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Update Two: Landmark EU-US data privacy court case commences in the High Court

  • Ireland
  • General

27-02-2017

Data Protection Commissioner v Facebook Ireland Limited and Maximilian Schrems

By way of update, the second week of proceedings by the Data Protection Commissioner against Facebook Ireland Limited and Maximilian Schrems commenced on Wednesday 15 February 2017 in the Irish High Court.

Background

For information in relation to the background to this case and a summary of the first week of proceedings, please click on this link.

Opening Statements

DPC Opening Statement (continued)

On Wednesday 15 February 2017, Brian Murray SC, acting on behalf of the Data Protection Commissioner (“DPC”) explained why the Court ought to share the DPC’s doubts in relation to the validity of the “standard contractual clauses” (“SCCs”) mechanism under which personal data is currently being transferred from the European Union (“EU”) to the United States (“US”).

Counsel stated that the test for adequacy was one of “essential equivalence” and therefore it does not require that third party countries have identical privacy protections in place when receiving data from the EU. Therefore, US laws must, both in content and in practice, offer equivalent privacy protections. Counsel also argued that the inadequacies in US law generate sufficient doubt and are therefore capable of grounding a well-founded claim for making a Preliminary Reference to the Court of Justice of the European Union (“CJEU”).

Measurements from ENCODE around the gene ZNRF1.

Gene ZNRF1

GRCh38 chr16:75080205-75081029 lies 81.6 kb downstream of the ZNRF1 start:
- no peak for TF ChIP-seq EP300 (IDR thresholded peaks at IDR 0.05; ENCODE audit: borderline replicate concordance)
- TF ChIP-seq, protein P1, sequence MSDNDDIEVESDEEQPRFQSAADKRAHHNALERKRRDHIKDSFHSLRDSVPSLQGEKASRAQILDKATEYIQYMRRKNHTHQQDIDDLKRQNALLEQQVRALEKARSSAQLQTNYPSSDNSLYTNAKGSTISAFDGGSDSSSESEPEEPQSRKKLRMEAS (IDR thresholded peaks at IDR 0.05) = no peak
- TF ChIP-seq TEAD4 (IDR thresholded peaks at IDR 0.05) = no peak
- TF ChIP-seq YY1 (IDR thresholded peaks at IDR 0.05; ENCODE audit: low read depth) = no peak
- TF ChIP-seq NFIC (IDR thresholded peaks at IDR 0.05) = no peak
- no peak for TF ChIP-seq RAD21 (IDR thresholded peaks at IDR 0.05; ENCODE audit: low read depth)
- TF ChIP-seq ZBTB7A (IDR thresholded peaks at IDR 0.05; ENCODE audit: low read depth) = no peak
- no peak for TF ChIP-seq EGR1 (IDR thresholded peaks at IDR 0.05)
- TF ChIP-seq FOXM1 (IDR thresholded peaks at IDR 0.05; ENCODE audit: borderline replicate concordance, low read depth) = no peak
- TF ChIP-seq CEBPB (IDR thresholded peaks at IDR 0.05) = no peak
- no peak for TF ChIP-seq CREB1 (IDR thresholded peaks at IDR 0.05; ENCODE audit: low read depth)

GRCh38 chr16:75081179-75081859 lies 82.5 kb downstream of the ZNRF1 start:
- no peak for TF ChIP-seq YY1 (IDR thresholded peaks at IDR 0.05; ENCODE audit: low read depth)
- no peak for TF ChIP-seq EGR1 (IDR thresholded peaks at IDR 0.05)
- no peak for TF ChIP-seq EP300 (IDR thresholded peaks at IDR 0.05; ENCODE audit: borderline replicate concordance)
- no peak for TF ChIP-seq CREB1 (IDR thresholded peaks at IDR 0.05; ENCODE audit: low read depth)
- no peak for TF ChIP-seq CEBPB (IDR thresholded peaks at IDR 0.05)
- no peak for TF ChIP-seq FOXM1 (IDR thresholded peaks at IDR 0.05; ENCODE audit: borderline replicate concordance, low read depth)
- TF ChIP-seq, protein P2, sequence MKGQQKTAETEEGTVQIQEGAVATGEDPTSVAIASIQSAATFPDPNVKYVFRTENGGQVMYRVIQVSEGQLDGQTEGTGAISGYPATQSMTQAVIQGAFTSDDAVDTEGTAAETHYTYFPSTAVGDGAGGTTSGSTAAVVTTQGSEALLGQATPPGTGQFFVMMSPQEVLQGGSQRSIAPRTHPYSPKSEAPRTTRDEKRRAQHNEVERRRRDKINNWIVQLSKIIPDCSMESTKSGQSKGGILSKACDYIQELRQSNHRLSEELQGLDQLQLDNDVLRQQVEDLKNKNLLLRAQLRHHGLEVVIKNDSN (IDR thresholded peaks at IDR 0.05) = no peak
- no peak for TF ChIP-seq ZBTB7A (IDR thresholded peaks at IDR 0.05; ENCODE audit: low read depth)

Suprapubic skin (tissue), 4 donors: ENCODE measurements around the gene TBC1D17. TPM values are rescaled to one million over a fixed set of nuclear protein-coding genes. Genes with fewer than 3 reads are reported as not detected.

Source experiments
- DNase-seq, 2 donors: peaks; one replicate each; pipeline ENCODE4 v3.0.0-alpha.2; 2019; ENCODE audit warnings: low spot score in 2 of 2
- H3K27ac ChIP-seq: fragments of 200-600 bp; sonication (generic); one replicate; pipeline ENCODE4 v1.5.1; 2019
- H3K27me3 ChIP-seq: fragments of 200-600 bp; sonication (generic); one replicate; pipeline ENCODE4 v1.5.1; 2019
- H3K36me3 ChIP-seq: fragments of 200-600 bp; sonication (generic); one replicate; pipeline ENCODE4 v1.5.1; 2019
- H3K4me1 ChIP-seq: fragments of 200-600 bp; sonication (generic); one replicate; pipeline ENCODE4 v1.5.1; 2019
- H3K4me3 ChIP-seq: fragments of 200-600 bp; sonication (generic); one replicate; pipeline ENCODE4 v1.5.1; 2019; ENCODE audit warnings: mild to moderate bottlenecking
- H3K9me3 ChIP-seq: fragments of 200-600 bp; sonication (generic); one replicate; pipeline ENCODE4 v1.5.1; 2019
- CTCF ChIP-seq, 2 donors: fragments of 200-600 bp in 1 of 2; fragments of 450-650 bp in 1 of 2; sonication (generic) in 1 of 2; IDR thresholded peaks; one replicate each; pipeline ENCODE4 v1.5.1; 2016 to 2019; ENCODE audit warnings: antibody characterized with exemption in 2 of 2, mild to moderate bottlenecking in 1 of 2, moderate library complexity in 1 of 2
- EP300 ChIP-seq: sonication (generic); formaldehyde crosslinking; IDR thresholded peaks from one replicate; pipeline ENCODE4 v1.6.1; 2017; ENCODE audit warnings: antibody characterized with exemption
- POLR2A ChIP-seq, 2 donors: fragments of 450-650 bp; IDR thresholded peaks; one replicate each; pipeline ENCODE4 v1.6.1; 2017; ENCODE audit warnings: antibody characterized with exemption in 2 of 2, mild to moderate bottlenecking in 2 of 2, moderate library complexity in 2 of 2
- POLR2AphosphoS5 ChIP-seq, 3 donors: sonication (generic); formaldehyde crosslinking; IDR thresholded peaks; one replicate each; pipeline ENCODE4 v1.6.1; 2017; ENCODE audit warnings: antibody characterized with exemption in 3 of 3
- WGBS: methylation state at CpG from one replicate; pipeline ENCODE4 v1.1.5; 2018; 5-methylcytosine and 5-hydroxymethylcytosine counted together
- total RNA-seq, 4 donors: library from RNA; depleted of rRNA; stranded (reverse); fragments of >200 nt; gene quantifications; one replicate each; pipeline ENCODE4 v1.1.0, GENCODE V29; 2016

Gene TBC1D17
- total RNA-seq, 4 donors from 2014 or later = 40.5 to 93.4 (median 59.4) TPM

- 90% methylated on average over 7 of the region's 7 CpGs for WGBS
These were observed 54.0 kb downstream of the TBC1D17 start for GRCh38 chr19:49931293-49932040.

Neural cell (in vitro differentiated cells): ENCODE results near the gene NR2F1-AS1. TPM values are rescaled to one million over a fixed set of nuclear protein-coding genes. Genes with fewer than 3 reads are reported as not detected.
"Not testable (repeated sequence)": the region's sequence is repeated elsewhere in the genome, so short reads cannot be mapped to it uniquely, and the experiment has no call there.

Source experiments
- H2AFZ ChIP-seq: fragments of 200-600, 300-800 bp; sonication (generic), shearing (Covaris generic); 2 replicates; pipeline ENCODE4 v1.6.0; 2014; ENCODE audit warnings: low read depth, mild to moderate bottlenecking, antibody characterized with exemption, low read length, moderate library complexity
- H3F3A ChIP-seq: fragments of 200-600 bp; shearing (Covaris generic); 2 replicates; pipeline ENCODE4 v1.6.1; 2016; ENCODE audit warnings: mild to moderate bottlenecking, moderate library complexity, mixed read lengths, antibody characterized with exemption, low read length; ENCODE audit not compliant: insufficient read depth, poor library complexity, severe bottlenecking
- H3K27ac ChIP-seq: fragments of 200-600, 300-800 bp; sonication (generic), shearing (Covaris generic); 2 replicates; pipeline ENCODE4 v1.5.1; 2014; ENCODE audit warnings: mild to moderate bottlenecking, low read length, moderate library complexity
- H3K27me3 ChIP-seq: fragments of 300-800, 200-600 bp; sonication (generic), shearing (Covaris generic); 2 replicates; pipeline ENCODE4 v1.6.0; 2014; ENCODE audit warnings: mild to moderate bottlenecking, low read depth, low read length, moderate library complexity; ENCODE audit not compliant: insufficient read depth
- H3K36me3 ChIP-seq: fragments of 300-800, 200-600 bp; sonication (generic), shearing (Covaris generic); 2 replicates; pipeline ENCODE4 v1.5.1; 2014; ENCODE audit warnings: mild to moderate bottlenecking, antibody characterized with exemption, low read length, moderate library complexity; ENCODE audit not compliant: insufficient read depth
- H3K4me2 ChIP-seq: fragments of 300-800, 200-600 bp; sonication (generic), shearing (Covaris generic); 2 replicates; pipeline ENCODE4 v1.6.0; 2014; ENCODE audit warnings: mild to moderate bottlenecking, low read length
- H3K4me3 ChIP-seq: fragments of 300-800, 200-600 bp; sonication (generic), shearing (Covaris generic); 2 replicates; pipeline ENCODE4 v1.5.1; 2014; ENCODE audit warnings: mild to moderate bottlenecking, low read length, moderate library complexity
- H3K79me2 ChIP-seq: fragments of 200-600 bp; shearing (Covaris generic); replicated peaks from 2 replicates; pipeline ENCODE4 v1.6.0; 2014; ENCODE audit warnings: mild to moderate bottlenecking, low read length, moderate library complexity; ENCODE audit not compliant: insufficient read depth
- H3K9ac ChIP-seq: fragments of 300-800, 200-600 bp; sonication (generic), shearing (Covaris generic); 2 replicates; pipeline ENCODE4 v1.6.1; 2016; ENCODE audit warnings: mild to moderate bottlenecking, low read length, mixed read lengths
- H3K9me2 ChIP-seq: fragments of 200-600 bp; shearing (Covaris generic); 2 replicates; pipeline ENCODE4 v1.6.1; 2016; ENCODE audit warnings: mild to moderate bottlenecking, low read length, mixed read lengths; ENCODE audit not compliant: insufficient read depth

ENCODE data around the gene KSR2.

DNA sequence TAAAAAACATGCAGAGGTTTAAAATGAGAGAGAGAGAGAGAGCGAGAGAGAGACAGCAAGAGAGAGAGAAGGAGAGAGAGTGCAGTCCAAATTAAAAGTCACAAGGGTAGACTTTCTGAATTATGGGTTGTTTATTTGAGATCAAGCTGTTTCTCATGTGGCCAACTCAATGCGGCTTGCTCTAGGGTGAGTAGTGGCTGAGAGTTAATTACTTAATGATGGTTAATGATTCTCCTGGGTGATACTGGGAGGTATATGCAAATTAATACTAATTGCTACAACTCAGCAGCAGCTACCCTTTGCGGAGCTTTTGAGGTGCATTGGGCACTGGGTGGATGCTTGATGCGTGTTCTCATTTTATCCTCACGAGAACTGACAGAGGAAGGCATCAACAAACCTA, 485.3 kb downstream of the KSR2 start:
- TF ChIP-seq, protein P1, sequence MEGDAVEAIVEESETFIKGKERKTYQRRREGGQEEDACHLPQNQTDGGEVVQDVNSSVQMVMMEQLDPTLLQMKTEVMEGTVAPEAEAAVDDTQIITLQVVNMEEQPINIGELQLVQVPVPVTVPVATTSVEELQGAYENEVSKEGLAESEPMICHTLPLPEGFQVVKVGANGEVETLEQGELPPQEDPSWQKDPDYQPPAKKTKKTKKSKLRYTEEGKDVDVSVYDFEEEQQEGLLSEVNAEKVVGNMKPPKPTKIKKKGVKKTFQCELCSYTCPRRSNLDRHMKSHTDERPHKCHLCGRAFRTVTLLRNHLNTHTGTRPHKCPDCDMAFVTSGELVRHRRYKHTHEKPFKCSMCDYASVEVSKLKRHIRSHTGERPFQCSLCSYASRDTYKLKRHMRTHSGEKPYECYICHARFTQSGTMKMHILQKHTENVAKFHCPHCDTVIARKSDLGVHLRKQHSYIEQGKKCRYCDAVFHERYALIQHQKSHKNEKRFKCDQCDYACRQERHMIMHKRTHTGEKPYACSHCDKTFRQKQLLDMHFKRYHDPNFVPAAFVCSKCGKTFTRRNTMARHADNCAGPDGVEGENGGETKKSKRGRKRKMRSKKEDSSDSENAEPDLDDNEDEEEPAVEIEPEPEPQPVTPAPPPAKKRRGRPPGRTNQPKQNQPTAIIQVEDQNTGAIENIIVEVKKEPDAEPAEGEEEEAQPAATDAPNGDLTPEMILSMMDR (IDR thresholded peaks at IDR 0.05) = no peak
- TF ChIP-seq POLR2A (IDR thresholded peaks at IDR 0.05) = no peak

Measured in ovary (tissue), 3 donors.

The inadequacies which Mr Murray pointed to include the lack of a notification procedure in the US whereby a person can be notified when their data is accessed. Mr Murray stated that without notice, as mandated under EU law, there can be no “effective remedy”. In addition to the lack of a notification procedure, EU citizens cannot bring a Fourth Amendment claim. A Fourth Amendment claim is a constitutional protection afforded to US citizens against unreasonable or warrantless searches of places or seizures of persons or objects (i.e. EU citizens’ communications), where they would have a reasonable expectation of privacy.   Furthermore the State Secrets Privilege, a common law privilege which allows the US government to refuse to disclose any information or evidence which may harm national security, can be raised to dismiss lawsuits in the early stages.

In addressing the submissions made by Facebook Ireland Limited, Mr Murray argued that it would be very difficult to state that there are no doubts in respect of the above mentioned inadequacies. He stated that the concerns raised by Facebook Ireland Limited (i.e. the impact to national security and the economy) were not relevant at this point. He argued that the Court should only be concerned with the effect of US laws and whether the essence of EU citizen’s rights have been breached as opposed to focusing on the justifications for limiting such rights.

Mr Murray also stated that SCCs do not resolve the issues of standing for Facebook Ireland Limited’s customers and he rejected Facebook Ireland Limited’s claim that national security does not fall within the ambit of the EU Data Protection Directive 95/46/EU (the “Directive”) because the data is transferred for commercial purposes and not for national security reasons.